“My response to this was that mental health can affect anybody, and someone who may come across as strong and stable may be, in reality, struggling.
“It was during this time that I saw an email asking colleagues if they’d like to train as a Mental Health First Aider. Instantly, this caught my attention - I wondered how many other colleagues felt the same as myself. I requested to do the course and officially became a Mental Health First Aider in 2019.
“I took on this role so I could make a difference if one of my colleagues needed any support with their mental health. I wanted to provide a point of contact for my colleagues.
“Colleagues can come and have a confidential confirmation and access support in a safe and non-judgemental space.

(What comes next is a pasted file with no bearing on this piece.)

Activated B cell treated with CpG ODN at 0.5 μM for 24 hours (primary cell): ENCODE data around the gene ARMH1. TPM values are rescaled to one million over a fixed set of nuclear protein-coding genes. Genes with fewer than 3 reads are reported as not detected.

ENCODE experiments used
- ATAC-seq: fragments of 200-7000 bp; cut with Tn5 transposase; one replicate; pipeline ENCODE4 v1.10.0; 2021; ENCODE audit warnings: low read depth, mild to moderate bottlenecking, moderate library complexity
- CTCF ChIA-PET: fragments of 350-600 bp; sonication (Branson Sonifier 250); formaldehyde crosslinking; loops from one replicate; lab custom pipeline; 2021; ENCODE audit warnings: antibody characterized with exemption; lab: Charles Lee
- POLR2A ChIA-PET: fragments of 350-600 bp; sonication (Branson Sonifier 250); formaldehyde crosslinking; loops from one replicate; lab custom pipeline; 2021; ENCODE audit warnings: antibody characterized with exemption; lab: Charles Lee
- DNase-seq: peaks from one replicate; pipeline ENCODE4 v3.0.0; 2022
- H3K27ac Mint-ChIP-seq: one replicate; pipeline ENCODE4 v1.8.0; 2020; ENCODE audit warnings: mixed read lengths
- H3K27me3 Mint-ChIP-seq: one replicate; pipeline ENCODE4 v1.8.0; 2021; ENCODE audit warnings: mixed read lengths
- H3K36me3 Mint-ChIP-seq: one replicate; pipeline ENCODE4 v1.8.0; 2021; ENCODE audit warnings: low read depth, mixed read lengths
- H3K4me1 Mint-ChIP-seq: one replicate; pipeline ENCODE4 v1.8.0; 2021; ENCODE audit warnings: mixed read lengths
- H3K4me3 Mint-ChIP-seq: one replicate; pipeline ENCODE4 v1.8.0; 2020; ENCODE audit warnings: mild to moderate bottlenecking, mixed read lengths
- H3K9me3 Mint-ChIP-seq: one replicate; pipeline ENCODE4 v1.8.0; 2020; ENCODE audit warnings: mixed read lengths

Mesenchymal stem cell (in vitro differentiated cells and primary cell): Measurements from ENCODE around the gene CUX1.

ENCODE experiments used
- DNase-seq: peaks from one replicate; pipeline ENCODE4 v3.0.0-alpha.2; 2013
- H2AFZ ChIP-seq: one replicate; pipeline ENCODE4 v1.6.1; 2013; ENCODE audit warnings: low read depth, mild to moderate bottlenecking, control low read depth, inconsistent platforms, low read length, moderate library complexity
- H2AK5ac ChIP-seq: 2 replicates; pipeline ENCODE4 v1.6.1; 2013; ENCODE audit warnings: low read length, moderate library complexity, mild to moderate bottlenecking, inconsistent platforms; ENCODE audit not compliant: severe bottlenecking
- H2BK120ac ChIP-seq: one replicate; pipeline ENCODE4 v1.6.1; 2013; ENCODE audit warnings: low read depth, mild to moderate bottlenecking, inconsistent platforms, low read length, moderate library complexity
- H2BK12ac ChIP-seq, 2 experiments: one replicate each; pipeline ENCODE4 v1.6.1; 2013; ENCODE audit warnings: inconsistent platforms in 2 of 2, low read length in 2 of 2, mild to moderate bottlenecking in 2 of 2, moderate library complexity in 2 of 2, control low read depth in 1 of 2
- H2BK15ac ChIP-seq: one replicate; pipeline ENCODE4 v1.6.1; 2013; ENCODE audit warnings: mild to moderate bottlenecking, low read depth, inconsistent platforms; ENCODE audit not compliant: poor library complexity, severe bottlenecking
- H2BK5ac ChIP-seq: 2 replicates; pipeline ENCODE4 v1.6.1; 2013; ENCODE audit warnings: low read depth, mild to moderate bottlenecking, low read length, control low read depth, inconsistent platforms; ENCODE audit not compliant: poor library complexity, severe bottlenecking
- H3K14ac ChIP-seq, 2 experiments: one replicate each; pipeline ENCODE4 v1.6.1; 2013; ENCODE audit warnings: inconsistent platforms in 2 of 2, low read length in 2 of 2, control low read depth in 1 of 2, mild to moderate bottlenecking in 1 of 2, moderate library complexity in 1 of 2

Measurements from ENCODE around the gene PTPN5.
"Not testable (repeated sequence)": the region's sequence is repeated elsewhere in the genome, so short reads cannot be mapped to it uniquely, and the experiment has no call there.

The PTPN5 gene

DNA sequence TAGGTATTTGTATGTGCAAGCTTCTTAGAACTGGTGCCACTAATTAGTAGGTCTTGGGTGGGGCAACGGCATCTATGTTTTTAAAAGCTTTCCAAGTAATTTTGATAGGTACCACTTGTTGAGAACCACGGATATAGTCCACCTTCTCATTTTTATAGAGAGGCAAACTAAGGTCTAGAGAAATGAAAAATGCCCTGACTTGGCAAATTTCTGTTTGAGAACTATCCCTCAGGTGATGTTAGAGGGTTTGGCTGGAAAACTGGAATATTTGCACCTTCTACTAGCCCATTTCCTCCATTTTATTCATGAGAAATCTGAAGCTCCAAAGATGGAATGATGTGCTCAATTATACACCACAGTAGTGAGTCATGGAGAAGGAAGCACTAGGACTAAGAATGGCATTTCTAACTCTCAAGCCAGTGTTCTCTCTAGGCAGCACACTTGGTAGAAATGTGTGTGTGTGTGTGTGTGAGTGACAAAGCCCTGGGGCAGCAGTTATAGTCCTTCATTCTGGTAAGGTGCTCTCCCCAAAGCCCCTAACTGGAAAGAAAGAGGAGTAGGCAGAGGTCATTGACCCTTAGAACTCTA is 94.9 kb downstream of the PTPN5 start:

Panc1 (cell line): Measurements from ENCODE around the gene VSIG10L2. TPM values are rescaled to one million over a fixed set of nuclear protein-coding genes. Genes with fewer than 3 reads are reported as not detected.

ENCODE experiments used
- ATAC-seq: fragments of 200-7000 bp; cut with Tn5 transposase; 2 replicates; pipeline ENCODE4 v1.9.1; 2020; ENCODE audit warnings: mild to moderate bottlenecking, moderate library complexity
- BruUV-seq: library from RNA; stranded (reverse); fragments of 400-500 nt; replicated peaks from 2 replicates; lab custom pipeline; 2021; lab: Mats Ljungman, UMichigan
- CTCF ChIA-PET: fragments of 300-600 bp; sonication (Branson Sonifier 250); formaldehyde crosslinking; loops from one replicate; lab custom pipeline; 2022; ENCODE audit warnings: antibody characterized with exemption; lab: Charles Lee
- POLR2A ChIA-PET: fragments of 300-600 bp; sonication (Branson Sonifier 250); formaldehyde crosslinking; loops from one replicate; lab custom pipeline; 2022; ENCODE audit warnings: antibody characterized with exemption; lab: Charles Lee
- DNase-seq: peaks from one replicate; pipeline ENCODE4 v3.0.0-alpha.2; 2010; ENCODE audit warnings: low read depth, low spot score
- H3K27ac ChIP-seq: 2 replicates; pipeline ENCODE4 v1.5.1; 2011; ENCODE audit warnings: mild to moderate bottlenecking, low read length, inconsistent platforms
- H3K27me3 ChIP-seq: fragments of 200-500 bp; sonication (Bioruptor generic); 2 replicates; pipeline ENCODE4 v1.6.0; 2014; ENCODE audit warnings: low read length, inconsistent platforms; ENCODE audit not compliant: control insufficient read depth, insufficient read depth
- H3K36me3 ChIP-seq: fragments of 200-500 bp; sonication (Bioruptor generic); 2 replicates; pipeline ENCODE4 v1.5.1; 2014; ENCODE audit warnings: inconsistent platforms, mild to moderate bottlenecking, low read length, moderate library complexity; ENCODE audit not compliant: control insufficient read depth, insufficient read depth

“The course has not only given me the confidence to support others, but it’s also helped my own personal journey to recovery.
“During my time as a Mental Health First Aider, I’ve held coffee afternoons for colleagues to get together and talk about mental health. These have been successful and people find them very empowering. Colleagues feel at ease talking about their personal experiences and listening to other experiences.
“These group activities help us to reduce the stigma around mental health. They provide colleagues with reassurance that they’re not alone, and that mental health doesn’t discriminate and can affect anyone.
“I’ve also done training about mindfulness, which has been invaluable in my Mental Health First Aider role.
“My advice this Time to Talk Day is that talking is powerful and the first step to recovery, despite it being difficult for many.